(4) The No Child Left Behind Act does not -- as Wesley Elsberry falsely implied -- require or authorize withholding federal funds from states or local school districts that require, allow, or do not prohibit the teaching of intelligent design or other criticisms of Darwinism. Nor does the Act require or authorize withholding federal funds from states or local school districts that do not require or that prohibit the teaching of intelligent design or other criticisms of Darwinism. The Act itself is neutral in regard to the issue of teaching criticisms of Darwinism. The Santorum Amendment language in the House-Senate conference report was just an insignificant sop to the "fundies" (the name that Darwinists like to give to Darwin-doubters).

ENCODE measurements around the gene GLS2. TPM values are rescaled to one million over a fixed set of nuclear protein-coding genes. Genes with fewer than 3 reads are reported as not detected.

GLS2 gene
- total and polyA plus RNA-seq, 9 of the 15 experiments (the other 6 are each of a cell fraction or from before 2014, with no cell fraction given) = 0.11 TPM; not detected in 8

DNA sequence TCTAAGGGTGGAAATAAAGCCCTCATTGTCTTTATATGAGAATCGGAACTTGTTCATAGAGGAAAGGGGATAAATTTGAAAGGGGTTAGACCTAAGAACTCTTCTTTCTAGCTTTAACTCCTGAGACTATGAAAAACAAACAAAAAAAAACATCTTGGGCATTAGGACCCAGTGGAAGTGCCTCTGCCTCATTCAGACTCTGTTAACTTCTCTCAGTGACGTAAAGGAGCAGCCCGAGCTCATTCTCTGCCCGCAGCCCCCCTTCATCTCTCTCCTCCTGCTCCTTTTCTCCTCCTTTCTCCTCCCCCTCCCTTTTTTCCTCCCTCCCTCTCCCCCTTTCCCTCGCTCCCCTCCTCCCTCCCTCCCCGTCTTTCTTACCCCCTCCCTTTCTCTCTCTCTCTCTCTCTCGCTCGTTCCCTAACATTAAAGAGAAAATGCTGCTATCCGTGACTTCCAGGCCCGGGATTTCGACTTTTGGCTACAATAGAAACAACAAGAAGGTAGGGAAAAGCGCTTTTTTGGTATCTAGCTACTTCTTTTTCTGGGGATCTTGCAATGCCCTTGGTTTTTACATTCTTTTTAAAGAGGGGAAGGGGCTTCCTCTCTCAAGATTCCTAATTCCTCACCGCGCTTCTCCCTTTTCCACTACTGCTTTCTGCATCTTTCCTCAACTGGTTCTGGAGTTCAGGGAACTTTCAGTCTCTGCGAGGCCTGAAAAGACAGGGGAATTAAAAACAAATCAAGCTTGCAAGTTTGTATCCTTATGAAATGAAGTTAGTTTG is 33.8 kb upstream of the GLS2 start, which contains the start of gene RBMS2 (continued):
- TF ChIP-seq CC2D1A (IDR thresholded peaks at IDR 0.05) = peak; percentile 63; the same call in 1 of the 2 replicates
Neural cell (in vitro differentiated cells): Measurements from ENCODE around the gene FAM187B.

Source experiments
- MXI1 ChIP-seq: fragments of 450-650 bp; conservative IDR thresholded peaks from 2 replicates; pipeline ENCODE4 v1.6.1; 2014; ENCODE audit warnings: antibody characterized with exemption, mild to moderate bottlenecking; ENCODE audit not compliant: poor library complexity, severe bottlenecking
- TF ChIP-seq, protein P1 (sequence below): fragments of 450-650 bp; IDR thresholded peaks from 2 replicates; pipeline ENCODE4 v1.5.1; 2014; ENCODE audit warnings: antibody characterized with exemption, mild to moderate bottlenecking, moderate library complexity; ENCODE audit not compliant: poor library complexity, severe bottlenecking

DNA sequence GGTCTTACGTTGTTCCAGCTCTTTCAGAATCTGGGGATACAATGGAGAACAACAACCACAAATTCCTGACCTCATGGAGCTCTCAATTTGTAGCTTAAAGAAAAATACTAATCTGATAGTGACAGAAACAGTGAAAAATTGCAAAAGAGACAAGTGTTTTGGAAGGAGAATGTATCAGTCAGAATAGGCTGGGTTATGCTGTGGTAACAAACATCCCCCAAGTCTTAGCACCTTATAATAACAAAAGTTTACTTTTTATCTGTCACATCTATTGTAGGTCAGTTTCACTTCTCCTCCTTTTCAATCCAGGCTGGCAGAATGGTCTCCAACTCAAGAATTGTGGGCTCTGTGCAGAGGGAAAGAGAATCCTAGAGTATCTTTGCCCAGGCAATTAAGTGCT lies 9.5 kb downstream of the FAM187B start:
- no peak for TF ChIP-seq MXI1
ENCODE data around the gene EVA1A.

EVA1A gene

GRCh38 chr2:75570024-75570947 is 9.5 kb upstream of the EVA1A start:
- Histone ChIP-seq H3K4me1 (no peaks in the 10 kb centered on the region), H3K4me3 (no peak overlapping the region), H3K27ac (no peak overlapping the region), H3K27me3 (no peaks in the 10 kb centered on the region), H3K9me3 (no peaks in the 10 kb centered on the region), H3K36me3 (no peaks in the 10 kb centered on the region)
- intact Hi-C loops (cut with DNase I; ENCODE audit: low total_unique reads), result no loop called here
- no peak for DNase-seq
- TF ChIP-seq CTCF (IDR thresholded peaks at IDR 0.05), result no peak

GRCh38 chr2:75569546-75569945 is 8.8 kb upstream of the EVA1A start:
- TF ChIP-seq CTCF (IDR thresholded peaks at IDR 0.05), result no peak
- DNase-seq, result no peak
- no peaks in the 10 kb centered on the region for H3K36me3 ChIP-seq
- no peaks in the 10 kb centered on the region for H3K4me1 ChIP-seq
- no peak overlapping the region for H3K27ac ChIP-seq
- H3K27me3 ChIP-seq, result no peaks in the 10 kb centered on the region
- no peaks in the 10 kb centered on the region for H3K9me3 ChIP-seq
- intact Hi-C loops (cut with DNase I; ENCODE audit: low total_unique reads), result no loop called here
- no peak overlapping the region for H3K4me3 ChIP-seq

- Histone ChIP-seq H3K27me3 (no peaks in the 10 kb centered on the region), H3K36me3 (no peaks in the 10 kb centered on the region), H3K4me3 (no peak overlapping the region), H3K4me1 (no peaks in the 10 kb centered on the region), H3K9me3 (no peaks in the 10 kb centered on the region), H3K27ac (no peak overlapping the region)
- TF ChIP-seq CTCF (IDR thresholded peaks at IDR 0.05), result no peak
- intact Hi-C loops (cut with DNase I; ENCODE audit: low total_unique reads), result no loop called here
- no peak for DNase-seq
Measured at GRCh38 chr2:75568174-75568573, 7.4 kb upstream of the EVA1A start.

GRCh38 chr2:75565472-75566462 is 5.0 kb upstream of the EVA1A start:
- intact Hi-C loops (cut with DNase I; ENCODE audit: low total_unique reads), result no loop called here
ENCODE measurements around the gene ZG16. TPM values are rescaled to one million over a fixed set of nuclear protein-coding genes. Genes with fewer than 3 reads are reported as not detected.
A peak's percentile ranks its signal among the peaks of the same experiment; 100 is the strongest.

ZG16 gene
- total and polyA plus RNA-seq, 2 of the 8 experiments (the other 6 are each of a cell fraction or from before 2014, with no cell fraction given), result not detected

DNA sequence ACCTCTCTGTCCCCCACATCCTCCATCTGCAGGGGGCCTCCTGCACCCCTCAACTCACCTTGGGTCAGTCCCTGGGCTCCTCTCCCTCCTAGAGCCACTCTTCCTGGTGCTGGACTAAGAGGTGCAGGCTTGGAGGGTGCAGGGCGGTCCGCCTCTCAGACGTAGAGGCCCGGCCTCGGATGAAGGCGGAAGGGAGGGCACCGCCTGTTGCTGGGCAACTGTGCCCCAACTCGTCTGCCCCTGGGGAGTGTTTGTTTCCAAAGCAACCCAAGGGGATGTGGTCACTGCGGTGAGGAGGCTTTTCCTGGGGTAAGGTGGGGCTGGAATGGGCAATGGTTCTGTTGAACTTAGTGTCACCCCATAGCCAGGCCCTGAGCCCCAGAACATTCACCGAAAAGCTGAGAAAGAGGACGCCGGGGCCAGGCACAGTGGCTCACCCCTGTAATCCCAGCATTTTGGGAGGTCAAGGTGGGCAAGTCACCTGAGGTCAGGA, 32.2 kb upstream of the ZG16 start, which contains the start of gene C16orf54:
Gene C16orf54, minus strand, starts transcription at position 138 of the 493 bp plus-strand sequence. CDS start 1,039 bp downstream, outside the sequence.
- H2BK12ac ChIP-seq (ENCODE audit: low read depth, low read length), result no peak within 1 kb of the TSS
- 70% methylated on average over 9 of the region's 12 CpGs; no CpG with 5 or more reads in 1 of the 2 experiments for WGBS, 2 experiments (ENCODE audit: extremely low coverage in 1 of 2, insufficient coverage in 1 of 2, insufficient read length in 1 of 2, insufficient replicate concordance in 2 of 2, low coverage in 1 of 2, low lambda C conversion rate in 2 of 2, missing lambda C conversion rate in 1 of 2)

(5) The courts generally consider Congressional reports to be important in interpreting laws. For example, in Blum v. Stenson 465 US 886 (1984), a Senate report was the sole basis of a unanimous Supreme Court ruling that plaintiffs' attorney fee awards in civil rights cases may not be reduced on the basis that the legal representation is from a non-profit organization (I presume that the ruling also applies to legal representation that is initially pro bono). IMO the court misinterpreted that Senate report but that is beside the point. It may not seem fair that the courts often rely on Congressional reports, considering that (1) the reports are not voted upon by the full Congress, Senate, or House -- these reports are often produced just by committees, and (2) that the reports are not read by many of the members of Congress, who can't vote on the reports' contents anyway. Justice Scalia in particular is opposed to reliance on Congressional reports. 9th circuit appeals court judge Alex Kozinski said in a speech made in 1990,